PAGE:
The Senate battle to replace Stephen Breyer will get ugly

Stephen Breyer.
(Image credit: Illustrated | Getty Images, iStock)

In a different world, Senate Republicans could let President Biden fill the vacancy created by Justice Stephen Breyer's retirement from the Supreme Court. Conservatives would still enjoy a 6-3 majority. Wednesday's news did not create a situation like the deaths of Justice Antonin Scalia and Ruth Bader Ginsburg, where the balance of the court was in play. Whatever is going to happen this year with abortion, affirmative action, and a dozen other hotly contested issues remains just as likely to happen. And the next presidential election is over two years away, so there is no Justice Neil Gorsuch repeat coming soon.

We do not currently live in that world. Breyer's own confirmation tells us this: Just nine Republicans voted against him in 1994. That would be unthinkable today. Conservative groups would run ads against the Breyer Nine during the primary season. An even starker illustration of how political norms on judicial nominations have changed: Scalia was unanimously confirmed in 1986, a little over a year before Robert Bork's rejection by the Senate set us on the current trajectory.

But 2022 is an election year in which Democrats are going to try to use the Supreme Court and Roe v. Wade to gin up the enthusiasm of their base — which is otherwise lacking — in an attempt to improve their chances of salvaging their narrow majorities. Republicans are going to want to keep their own voters motivated, and they are going to want their senators to do whatever they can to keep Biden's nominee off the court.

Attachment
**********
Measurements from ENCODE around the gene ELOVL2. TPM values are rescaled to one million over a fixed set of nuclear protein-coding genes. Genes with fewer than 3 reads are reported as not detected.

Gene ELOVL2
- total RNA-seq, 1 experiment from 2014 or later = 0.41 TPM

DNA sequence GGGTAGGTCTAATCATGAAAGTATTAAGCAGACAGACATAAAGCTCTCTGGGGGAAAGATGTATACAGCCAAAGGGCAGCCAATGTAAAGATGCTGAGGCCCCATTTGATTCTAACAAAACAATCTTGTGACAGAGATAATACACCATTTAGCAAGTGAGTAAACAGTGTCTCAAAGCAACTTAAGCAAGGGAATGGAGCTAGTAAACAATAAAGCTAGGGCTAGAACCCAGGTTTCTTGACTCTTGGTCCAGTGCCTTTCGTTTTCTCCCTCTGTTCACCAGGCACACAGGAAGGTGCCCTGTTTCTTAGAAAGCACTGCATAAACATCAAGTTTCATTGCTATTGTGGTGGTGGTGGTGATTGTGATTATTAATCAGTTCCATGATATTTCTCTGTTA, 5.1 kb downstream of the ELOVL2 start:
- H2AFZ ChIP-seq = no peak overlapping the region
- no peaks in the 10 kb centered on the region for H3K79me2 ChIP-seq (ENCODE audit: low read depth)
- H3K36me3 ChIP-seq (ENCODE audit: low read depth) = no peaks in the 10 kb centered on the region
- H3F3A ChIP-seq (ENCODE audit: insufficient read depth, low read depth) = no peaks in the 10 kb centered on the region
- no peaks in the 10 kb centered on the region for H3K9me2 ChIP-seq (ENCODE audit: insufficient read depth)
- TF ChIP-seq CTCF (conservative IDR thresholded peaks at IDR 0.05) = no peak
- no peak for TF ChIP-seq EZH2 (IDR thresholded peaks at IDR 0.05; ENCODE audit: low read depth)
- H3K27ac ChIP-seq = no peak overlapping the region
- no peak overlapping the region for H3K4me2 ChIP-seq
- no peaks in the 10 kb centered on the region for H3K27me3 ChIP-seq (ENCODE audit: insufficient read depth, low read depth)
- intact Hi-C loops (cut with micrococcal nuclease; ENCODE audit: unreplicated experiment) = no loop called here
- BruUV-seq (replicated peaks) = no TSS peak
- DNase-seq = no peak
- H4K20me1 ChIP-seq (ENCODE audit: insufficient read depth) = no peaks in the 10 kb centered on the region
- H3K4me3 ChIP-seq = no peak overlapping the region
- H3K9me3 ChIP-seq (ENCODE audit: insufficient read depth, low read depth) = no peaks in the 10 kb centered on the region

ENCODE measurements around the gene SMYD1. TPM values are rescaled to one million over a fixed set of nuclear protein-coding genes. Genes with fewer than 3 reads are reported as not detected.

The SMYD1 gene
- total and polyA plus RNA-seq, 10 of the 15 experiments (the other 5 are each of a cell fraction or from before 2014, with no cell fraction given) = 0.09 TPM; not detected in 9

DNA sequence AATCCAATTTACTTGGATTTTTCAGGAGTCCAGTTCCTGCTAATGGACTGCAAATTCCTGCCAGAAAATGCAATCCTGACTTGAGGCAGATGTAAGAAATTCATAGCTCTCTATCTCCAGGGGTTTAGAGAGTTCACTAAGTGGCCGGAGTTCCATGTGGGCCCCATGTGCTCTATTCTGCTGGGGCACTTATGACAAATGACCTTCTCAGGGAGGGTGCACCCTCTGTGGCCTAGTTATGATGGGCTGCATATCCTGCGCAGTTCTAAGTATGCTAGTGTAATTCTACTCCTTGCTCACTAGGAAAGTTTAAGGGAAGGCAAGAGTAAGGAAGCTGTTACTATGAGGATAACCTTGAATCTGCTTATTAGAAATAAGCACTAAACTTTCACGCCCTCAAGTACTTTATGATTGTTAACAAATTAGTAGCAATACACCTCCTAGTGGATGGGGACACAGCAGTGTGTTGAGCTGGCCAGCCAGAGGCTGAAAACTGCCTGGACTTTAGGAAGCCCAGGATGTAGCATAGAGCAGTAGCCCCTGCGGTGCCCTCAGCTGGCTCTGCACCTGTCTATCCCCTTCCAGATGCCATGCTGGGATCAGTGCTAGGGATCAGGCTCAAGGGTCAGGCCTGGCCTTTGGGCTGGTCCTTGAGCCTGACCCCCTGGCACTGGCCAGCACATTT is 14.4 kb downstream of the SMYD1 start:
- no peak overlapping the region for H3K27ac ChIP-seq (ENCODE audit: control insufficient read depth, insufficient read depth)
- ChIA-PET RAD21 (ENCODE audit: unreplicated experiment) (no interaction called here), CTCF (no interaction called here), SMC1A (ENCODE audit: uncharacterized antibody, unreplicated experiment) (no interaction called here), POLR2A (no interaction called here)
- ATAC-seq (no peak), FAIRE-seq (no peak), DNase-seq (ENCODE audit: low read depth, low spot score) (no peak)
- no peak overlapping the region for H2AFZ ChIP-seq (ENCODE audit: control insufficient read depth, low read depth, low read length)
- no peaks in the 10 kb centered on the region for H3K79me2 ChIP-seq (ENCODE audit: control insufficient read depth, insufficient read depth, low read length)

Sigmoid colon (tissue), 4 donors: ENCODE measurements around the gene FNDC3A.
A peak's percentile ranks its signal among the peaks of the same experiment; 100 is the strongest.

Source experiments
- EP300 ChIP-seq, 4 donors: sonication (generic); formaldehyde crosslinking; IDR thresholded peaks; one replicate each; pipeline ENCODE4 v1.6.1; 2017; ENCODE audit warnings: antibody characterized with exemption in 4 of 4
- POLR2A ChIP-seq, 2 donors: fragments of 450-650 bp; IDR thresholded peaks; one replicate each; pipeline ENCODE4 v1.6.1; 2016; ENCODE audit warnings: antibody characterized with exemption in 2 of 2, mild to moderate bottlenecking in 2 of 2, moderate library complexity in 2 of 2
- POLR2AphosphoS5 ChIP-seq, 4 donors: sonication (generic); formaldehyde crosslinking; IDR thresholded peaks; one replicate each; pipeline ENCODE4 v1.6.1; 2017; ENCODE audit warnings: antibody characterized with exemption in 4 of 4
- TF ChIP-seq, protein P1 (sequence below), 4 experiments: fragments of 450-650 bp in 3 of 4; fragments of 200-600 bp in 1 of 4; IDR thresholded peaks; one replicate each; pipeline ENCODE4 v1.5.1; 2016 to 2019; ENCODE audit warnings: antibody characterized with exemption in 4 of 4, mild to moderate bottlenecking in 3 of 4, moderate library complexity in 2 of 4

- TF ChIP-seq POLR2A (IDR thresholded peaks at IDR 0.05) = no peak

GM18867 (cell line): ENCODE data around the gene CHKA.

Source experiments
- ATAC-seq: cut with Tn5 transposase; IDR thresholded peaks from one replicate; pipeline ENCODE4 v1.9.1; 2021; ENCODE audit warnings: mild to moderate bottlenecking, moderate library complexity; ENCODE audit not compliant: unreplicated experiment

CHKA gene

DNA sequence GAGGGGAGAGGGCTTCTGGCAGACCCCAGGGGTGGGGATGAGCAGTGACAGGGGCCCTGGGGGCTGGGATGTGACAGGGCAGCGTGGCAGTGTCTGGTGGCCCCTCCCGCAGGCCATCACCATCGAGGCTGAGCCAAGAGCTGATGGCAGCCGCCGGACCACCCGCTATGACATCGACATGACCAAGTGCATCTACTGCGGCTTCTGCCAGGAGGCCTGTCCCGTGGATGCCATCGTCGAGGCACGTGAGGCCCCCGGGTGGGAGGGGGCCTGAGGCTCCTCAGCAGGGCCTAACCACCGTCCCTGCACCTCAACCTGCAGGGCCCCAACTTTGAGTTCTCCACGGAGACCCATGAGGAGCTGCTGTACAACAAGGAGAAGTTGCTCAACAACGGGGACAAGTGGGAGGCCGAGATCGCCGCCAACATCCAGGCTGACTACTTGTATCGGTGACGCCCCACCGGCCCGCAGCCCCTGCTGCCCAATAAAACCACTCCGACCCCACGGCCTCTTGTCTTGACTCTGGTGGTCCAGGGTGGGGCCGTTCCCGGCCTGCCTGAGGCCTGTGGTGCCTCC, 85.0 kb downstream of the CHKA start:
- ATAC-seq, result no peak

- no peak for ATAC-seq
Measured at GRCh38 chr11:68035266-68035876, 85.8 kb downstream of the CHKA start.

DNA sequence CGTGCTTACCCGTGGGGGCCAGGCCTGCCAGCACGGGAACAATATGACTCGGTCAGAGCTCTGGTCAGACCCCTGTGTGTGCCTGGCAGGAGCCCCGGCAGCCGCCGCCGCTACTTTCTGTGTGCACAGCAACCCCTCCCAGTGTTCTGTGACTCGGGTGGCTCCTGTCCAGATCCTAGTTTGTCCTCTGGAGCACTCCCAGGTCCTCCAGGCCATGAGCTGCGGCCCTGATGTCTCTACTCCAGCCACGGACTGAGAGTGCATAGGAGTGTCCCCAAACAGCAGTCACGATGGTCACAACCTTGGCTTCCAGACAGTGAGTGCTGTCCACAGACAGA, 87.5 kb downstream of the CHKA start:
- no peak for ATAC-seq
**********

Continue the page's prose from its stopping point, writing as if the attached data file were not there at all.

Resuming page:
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If Republicans retake the Senate in November, then-Senate Majority Leader Mitch McConnell (Ky.) can be counted on to keep a nominee in limbo through the next presidential race. Republicans have been willing to make these vacancies an election issue. They won on it in 2016, and it's not clear that it really was that important to their 2020 loss after Justice Amy Coney Barrett was confirmed. Republicans gained House seats and came within two Georgia runoffs of retaining the Senate. They will keep playing hardball until they lose.

Making the Supreme Court a supreme policymaking body on some of the most bitterly divisive issues in the country guaranteed we would get to this point. Republicans won't let a liberal nominee sail through a 50-50 Senate.

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